The male health symptoms you should never ignore

    Published: 19 November 2021. Written in by Howard Calvert.

    Vitality’s Dr Roshane Mohidin guides you through the men’s health warning signs to look out for, and what to do if you spot them. 

    Whether it’s mental or physical health issues, men are notoriously slow to report worrying health symptoms to their GP. Not only that, large numbers of men aren’t aware of warning signs they should be looking for, and what these symptoms could mean.

     A survey by Prostate Cancer Research and cancer care provider GenesisCare found that 49% of men bury their heads in the sand when it comes to health-related matters, and 75% are unaware of the physical symptoms of prostate cancer.

     Prostate cancer is just one of a number of health issues men should be on the lookout for. ‘According to the Office For National Statistics, men currently lag around four years behind women in terms of life expectancy [at birth] – 79 years versus 82.9 years,’ says Dr Roshane Mohidin, head of health behaviour change at Vitality.

      ‘The reasons are multifactorial, with men more likely to be affected by some conditions, such as heart disease, as well as being less likely to visit their GP for medical help.’ When it comes to mental health, research found that 40% of men said it would take thoughts of suicide or self-harm to compel them to seek professional help.

     So to guide you through becoming more aware of the health symptoms you should never ignore, we asked Dr Mohidin to highlight some important symptoms every man should be aware of, and what to do if you are worried.

     

    A change to your urine flow

    Prostate cancer is the most common cancer in men in the UK, and although it’s uncommon in men under 50, it becomes very common in men aged 65-plus, and it’s more prevalent than you might think. Research suggests that 1 in 8 men will get prostate cancer at some point in their life.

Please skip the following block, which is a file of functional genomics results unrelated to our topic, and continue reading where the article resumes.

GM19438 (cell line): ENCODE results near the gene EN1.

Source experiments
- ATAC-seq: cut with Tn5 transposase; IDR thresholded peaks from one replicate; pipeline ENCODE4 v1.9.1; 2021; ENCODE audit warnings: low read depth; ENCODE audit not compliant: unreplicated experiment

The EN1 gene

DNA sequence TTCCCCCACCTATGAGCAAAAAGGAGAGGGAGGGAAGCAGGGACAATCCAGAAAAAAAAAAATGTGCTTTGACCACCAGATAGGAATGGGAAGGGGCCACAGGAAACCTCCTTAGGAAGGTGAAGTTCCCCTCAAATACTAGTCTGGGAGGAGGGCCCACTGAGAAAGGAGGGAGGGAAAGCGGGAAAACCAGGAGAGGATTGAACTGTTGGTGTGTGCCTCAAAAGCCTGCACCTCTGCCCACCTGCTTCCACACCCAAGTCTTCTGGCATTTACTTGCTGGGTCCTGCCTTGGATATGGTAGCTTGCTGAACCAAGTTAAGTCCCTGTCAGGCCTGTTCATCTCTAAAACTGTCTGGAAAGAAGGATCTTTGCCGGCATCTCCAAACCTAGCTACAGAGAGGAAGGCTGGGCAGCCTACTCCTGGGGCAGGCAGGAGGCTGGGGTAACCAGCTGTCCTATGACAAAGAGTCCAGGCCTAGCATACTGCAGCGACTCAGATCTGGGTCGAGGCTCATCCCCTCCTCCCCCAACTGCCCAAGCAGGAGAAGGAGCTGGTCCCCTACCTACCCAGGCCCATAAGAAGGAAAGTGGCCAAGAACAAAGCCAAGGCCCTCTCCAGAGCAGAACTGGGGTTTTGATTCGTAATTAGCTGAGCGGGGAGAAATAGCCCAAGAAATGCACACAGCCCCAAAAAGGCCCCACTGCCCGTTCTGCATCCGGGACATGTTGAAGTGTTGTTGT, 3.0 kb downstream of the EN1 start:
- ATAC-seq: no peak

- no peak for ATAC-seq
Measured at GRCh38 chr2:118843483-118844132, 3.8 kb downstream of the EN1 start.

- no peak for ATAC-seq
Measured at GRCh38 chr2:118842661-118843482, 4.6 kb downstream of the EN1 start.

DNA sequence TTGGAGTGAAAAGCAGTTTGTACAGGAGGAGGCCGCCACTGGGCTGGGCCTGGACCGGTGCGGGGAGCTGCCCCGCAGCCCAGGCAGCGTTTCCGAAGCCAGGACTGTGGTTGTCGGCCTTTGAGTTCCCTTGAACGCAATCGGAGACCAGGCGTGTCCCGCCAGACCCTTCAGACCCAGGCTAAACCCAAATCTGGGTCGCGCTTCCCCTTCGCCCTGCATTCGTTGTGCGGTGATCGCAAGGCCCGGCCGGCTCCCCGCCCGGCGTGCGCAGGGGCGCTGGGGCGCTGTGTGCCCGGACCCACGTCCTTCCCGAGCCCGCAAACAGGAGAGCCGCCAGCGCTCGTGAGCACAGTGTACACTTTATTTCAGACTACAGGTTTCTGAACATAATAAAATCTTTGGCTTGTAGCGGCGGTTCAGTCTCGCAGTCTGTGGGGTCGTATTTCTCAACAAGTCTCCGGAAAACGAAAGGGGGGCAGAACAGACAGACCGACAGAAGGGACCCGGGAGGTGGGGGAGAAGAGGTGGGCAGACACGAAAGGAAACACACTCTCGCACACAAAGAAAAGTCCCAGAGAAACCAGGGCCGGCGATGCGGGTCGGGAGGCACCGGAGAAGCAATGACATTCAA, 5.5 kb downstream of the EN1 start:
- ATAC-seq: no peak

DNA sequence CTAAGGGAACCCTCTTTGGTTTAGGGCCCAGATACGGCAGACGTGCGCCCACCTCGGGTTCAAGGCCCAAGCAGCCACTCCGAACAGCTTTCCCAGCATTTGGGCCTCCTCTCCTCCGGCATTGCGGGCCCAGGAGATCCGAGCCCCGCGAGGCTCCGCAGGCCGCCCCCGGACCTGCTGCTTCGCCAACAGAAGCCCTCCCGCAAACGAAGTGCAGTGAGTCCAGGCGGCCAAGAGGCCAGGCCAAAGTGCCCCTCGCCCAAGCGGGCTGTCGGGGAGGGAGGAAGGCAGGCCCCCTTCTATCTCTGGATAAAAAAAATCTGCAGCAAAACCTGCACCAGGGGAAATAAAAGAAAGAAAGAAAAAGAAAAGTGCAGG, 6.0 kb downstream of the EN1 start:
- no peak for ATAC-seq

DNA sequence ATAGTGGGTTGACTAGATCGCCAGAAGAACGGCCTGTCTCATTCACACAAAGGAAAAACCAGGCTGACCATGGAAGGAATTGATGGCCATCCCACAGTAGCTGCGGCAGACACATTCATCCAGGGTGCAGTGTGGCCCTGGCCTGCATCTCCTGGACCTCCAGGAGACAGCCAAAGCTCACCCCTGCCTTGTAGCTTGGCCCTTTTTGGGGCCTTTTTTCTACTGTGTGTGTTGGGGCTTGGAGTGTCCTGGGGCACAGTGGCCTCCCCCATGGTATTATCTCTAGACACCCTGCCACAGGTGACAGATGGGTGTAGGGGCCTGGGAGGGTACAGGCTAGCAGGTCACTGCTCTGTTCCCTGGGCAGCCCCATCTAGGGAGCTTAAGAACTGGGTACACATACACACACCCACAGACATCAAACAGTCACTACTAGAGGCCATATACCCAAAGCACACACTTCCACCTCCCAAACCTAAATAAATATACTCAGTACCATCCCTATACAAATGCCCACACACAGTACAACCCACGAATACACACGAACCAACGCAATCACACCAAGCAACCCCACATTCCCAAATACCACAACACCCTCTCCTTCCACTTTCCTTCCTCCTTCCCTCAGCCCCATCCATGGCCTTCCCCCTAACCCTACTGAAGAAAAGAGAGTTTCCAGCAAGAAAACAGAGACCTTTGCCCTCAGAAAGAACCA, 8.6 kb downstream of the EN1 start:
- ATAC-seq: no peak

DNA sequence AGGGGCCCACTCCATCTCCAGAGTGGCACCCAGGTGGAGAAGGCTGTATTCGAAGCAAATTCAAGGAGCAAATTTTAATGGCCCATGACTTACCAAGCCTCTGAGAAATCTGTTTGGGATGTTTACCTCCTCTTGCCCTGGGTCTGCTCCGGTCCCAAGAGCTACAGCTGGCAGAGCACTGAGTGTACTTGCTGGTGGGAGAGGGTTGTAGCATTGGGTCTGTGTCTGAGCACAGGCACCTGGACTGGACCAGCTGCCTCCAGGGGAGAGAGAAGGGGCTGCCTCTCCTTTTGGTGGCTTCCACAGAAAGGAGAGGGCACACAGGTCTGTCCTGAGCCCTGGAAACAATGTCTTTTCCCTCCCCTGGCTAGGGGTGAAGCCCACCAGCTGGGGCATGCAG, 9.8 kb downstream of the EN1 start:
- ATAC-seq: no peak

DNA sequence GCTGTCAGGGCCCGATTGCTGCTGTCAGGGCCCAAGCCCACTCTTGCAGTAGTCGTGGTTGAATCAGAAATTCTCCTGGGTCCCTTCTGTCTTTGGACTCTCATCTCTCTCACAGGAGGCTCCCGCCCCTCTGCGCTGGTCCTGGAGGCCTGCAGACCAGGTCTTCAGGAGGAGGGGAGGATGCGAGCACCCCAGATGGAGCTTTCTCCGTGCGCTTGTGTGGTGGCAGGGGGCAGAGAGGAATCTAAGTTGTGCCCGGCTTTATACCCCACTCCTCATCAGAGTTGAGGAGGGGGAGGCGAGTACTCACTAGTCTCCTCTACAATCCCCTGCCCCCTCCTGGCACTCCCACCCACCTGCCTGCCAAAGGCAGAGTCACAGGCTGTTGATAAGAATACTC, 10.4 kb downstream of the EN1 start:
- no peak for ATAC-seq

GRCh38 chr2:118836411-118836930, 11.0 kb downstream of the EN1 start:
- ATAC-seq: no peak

Dr Mohidin says that most men with early prostate cancer don’t have symptoms until the cancer grows sufficiently to put pressure on the tube carrying urine away from the bladder. ‘This results in urinary symptoms such as passing urine more frequently and urgently, particularly in the night-time, finding it difficult to start to pass urine, straining to pass urine, the flow of urine being weak and having a sensation the bladder has not fully emptied afterwards.’ He adds that another warning sign to look out for is blood in the urine or semen.

     However, don’t immediately panic if you notice any of these symptoms, as it doesn’t necessarily mean you have cancer. ‘As men get older, their prostate will naturally increase in size, which can lead to similar symptoms,’ says Dr Mohidin. ‘However, I’d recommend speaking with your GP if you’re experiencing these symptoms, especially if you’re over 50 or have a family history of prostate cancer.’

     If you’re worried that you’re suffering from prostate symptoms, you can find out your international prostate symptoms score (IPSS) by filling out this form that has seven questions relating to symptoms you might be experiencing and will help your GP assess how severe they are.

     

    A constant feeling of anxiety